But the DfE said the bilingual Chinese and English school was “not inclusive enough” and that the campaign group behind it were “not ready” to run a school.

Please read more here.

Houston ok’s Arabic immersion school

November 14, 2014

HISD okays Arabic immersion schools

November 13, 2014 | Updated: November 13, 2014 9:33pm

(Houston’s also got an amazing Mandarin immersion school, more here.)

The Houston school board granted approval Thursday for the district to open one of the nation’s first public Arabic immersion elementary schools.

The new school reflects Superintendent Terry Grier’s push to graduate more bilingual students. The district opened a Mandarin Chinese immersion school in 2012 and plans to have about 50 schools with Spanish dual-language programs next year after doubling the number last year.

“The fact is, America is a really terrible example of learning two languages,” said school board member Harvin Moore, who sends his 10-year-old son to the Mandarin school. “I’m proud of the fact this district has done something about it.”

The Arabic school, to be housed at the old Holden Elementary near the greater Heights area, will start small next year, with slots for nearly 90 kindergarten and pre-kindergarten students. Officials with the Houston Independent School District said instruction will be split evenly between Arabic and English.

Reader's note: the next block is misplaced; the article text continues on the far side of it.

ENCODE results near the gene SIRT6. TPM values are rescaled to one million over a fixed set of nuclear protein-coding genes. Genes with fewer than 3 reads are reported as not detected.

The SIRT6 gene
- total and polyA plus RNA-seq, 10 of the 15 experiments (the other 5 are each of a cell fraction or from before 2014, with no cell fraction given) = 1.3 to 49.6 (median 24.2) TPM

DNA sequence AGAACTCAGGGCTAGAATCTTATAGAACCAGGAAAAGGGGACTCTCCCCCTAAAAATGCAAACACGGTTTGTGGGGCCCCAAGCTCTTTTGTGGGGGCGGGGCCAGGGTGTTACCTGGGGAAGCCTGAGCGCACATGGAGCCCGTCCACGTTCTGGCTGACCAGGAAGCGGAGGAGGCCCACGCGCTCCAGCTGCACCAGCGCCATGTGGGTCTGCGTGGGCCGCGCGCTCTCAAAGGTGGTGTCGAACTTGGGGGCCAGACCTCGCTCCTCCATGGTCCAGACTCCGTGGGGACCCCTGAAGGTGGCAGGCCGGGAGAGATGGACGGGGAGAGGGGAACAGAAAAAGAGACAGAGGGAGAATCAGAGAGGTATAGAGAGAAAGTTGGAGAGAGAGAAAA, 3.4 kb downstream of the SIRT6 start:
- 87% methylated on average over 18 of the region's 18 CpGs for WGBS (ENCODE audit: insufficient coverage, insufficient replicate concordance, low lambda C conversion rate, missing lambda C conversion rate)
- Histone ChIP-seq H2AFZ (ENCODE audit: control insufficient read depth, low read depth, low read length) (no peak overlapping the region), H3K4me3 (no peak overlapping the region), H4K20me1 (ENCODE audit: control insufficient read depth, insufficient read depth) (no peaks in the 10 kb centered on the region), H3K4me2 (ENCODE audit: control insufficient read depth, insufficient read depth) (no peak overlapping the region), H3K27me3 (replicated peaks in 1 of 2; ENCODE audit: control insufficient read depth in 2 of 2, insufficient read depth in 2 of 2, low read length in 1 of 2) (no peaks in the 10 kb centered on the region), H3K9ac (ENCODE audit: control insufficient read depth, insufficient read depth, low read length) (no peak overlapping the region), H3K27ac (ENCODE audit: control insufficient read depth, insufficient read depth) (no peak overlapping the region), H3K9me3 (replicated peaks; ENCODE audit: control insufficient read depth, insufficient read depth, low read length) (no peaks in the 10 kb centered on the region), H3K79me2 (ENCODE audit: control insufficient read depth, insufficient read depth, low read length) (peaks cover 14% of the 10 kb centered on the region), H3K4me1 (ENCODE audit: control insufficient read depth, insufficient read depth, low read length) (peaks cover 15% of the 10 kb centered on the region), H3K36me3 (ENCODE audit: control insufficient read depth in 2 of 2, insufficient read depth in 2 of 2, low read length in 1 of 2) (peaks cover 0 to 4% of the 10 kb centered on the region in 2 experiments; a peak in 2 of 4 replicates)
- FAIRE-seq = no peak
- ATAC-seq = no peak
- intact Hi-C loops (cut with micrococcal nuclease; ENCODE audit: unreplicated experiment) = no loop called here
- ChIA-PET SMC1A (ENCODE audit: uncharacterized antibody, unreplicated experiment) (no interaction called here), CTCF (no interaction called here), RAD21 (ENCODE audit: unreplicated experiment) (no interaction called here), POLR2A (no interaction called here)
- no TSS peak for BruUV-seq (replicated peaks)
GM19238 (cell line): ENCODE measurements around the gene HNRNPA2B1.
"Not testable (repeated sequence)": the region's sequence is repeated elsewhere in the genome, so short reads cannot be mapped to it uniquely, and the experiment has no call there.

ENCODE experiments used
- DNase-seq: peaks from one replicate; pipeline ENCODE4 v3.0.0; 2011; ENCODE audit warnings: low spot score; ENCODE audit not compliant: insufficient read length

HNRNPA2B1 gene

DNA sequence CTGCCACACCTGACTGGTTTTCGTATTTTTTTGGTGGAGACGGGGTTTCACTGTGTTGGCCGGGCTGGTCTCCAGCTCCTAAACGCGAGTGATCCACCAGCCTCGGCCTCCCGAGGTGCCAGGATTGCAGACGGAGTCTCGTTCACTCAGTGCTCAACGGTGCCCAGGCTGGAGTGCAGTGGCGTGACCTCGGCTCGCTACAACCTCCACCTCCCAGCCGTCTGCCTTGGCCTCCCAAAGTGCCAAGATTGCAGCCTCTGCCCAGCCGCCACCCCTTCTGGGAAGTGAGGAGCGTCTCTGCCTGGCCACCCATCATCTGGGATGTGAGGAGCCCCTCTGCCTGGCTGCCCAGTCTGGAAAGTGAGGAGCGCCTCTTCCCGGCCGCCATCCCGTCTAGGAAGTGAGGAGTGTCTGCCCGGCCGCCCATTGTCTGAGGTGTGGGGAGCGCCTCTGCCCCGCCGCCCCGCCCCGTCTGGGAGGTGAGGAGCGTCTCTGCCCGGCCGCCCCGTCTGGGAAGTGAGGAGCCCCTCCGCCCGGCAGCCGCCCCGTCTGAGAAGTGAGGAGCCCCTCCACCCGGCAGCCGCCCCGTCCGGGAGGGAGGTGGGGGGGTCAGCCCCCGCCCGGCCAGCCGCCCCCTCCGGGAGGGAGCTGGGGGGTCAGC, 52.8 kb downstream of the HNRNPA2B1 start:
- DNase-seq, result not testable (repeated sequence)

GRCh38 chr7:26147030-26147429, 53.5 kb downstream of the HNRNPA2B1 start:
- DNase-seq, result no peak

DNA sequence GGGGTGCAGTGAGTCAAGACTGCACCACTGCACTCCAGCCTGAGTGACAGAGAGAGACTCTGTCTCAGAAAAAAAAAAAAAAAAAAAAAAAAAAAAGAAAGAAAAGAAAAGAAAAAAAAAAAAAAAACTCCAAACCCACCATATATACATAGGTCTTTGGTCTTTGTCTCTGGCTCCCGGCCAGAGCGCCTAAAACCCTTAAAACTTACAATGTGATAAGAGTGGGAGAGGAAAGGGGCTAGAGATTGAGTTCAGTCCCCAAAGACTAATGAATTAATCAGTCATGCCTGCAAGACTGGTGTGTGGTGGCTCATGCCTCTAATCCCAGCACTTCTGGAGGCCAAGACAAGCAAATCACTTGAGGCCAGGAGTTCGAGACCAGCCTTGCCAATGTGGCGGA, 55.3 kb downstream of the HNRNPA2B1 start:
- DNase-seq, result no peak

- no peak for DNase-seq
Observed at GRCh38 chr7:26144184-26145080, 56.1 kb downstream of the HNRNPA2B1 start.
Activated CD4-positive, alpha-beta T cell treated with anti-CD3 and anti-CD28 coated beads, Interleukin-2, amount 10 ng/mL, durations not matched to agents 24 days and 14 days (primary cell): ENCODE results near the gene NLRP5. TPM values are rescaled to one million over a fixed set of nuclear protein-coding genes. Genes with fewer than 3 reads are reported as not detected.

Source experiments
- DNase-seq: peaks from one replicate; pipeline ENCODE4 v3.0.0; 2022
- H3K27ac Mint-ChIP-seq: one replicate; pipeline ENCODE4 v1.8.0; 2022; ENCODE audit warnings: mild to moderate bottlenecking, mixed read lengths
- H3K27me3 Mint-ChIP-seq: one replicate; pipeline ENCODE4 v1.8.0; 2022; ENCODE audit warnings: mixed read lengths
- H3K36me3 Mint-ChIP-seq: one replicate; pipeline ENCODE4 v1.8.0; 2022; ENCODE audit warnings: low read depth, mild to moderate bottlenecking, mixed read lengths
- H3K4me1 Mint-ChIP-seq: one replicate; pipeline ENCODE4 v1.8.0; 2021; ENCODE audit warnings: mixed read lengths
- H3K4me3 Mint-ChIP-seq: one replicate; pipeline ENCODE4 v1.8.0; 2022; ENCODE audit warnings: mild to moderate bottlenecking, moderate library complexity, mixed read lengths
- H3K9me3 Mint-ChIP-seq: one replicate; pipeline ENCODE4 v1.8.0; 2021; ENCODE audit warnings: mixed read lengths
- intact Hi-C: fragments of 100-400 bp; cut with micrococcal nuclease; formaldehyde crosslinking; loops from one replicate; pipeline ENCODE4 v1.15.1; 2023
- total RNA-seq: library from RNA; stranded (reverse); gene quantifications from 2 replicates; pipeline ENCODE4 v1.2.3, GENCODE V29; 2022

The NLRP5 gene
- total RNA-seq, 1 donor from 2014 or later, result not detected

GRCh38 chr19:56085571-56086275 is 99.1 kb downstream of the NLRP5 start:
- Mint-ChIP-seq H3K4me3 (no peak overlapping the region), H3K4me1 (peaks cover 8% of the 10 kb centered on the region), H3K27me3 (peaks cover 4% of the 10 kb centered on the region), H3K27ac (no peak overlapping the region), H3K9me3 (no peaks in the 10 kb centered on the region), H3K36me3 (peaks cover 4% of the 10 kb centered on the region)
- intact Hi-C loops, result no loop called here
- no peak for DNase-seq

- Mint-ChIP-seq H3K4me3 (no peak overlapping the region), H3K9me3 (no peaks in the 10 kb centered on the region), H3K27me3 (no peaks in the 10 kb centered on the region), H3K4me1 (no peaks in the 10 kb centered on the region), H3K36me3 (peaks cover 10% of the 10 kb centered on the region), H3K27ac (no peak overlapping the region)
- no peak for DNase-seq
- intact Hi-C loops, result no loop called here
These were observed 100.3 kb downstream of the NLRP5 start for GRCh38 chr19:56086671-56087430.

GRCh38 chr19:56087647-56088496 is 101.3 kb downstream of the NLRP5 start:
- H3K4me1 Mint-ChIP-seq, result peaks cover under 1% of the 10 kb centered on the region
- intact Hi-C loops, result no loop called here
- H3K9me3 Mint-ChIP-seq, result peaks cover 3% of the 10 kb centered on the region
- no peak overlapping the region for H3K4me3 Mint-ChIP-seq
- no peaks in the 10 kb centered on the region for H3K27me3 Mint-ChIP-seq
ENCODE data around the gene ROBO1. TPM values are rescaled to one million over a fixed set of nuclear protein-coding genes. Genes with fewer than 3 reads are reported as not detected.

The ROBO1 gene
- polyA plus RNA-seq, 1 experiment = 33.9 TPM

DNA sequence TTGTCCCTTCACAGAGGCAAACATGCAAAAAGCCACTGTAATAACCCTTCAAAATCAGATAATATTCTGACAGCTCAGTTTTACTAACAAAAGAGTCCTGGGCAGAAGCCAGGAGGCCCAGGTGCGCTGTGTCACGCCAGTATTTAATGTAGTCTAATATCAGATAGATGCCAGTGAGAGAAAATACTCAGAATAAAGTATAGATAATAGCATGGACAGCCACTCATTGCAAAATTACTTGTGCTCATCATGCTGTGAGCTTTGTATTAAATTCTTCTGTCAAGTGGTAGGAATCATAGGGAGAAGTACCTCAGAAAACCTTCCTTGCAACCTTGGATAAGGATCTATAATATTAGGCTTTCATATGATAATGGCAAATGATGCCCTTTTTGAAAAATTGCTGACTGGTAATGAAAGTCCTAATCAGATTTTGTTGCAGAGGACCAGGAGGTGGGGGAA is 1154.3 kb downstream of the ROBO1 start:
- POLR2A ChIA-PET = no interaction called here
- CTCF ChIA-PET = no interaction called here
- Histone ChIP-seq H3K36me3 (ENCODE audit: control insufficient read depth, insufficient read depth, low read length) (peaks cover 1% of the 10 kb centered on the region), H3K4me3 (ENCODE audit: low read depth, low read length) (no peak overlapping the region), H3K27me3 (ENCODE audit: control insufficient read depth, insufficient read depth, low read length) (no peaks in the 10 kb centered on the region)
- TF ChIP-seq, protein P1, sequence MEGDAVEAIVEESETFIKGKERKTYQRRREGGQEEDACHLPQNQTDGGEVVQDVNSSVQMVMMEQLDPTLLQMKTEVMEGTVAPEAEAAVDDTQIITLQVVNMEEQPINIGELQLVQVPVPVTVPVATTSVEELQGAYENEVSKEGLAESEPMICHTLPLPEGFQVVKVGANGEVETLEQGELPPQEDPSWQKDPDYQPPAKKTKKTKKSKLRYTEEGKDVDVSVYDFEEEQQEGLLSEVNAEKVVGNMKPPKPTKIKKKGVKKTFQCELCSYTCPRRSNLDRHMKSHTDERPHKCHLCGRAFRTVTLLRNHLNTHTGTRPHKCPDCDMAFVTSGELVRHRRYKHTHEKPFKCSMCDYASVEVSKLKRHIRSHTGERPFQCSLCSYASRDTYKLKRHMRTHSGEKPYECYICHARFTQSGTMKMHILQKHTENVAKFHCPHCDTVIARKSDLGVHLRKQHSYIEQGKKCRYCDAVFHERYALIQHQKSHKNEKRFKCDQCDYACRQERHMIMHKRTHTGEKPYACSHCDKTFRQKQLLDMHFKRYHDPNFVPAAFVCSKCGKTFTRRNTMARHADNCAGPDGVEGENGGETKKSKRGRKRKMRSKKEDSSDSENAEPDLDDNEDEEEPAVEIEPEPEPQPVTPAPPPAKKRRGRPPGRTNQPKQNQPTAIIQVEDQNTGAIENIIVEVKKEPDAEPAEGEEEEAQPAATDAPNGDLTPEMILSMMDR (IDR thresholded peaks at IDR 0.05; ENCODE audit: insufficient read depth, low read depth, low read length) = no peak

“It’s fabulous. It will open a lot of opportunities,” said Lina Sabouni, chairwoman of the education committee of the Bilateral US-Arab Chamber of Commerce Houston chapter.

Please read more here.

Menlo Park, CA rejects Mandarin immersion charter

November 14, 2014

Menlo Park School Board rejects bid to create a Mandarin immersion charter school

UPDATED:   11/14/2014 05:59:36 AM PST

The Menlo Park City School Board this week unanimously rejected a petition to establish a charter school where the core curriculum would be taught in Mandarin.

In its decision Wednesday night, the school board cited the findings in a 56-page report that concluded the proposed Menlo Mandarin Immersion Charter School “does not appear to be demonstrably likely to succeed.”

The report, released Sunday by a group of Menlo Park City School District administrators and consultants, evaluated the charter’s proposed curriculum, governing structure, staffing and finances, among other components.

District parent Carol Cunningham, who has led the charter school initiative and acted as its spokesperson, said after the meeting that she and the other founders “need to regroup” before deciding what do do next, if anything.

It can appeal to the San Mateo County Board of Education, and if rejected there could ask the California Department of Education to authorize the school.

Please read more here.

Menlo Park, CA school board votes Thursday on Mandarin immersion school